“In today’s current environment, the continued uncertainty around the pandemic along with the probability of increased natural disasters, unplanned emergencies, and other disruptions to mission make it necessary to continue to focus on non-location-based continuity of government operations,” Nguyen said. “So as agencies think long-term about reentry and post-reentry, there is an immediate and strategic imperative to reimagine both workplace policies and processes to effectively serve the American people, from any location.”

Fourth: Helping the IT Workforce Rebuild

Along with the private sector, the Federal government is facing fierce competition to fill IT and cybersecurity positions. The government offers a great pitch on mission and service, but often lags behind in pay and perceived “swagger” compared to many private sector employers.

Troublesome for the government in the longer term is the current skewing of its IT workforce to the older end of the spectrum. According to budget documents published in 2020, 14 percent of the Federal IT workforce was over the age of 60, while just 2.7 percent were under the age of 30.

The government remains in the middle of a long IT workforce rebuild and refresh process, and one way or another needs to succeed in that effort. One important selling point for prospective new employees is the ability to work from anywhere depending on the position. Rather than waiting for OPM guidance on general return-to-office policies, some Federal agencies are wasting no time reworking IT job pitches to reach candidates who can work from anywhere.

Guy Cavallo, who became OPM’s CIO earlier this year, said in July that he’s open to hiring tech employees no matter their location around the country. “We are hiring remote everywhere,” he said, “unless it’s a job where I physically need somebody at that location.”  With the advent of cloud services, he added, “I don’t need somebody sitting next to servers.”

“By untethering Federal work from specific geographic locations or brick-and-mortar buildings and distributing work nationwide, agencies will be better positioned to recruit from a larger and more diverse talent pool – especially as it relates to the challenges of finding tech talent who often have the luxury of greater pay and flexibility in work location,” Nguyen said. 

Fifth: Remote Training Becomes Paramount

As the larger trend toward more remote work for Federal employees continues to grow, then so does the need to fill the gap left by in-person job training and instruction that often was the province of fixed office spaces and in-person, supervisor-employee interactions.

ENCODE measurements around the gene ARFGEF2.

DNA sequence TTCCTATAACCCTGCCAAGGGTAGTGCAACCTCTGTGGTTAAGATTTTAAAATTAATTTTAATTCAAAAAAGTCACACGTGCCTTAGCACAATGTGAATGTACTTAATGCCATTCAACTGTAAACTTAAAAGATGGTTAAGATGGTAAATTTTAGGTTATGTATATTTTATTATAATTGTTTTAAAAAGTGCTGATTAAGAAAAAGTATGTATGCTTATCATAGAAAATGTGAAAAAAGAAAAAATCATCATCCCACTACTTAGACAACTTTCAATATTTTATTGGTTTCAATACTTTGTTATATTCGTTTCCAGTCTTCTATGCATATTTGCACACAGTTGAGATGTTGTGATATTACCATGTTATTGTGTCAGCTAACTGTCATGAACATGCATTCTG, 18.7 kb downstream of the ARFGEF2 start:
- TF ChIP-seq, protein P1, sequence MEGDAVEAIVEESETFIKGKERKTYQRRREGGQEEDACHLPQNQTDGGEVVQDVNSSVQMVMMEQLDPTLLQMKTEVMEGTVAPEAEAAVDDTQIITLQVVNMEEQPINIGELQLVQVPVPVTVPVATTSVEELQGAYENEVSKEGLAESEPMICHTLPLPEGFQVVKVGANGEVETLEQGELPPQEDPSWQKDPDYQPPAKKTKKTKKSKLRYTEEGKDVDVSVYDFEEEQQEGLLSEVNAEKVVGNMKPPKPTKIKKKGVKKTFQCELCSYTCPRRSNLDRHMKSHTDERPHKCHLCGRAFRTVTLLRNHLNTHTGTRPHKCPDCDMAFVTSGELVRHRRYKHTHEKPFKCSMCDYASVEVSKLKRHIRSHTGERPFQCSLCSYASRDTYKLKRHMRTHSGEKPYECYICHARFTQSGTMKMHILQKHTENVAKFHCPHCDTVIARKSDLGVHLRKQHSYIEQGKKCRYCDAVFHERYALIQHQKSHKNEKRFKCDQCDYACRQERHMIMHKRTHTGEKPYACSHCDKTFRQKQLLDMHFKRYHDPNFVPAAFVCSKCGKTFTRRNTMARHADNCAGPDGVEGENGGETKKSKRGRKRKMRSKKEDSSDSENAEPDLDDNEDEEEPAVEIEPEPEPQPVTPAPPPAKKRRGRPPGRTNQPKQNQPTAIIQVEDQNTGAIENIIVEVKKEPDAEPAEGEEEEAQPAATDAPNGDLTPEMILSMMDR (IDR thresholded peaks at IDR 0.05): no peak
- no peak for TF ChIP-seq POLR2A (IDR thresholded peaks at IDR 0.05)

“As the workforce shifts to a more remote or hybrid model, leaders must use new tools and tactics to ensure that their teams have the requisite skills to complete projects and get return on their massive technology investments,” said Gary Eimerman, General Manager of Skills at Pluralsight, which provides IT training for government leaders and their staffs.

“The most savvy leaders work hand in hand with a skill development partner that can deliver a complete training solution including the combination of on demand video training, live virtual or in-classroom training sessions, and hands-on learning opportunities that suit the specific needs of the organization,” he said.

For IT-related training – including reskilling and upskilling current employee – the need becomes even more important.

“One important factor to consider when implementing an upskilling or reskilling strategy is that hands-on learning opportunities carry huge importance in helping teams improve skills in the most effective way possible,” Eimerman said. “When combined with in-depth on-demand video courses or even instructor-led training, hands-on learning in labs and virtual sandbox environments can help workers retain and grow the skills they need to do the job.”

“Our most successful government customers implement an upskilling solution that combines all three,” Eimerman said. “The outcomes in terms of faster project implementation, reduced time to market for product delivery, and the ability to train and retain highly skilled technical workers are often astounding.”

Finally: The Bottom Line

Much remains to be determined in the Federal government’s thinking about return-to-work policies, their timing, and their extent. The key immediate driver of policy change will undoubtedly be workforce health and safety concerns driven by developments with the coronavirus.

Beyond that catalyst, however, technology enabling work-from-anywhere flexibility for the Federal workforce has more than proved its worth – and pointed to the future of the larger Federal technology investment trends that encompass broader modernization goals.

And the government’s most important asset – its people – have shown that the new approach not only works, but can improve the government’s performance. Heading toward two years of the ongoing experiment in distributed work, the evidence is compelling that the next normal is already here.

For more on this topic, register for MeriTalk’s “Agency Anywhere and Everywhere: The Evolving Federal Workforce Model” webinar on September 30.

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John Curran
John Curran
John Curran is MeriTalk's Managing Editor covering the intersection of government and technology.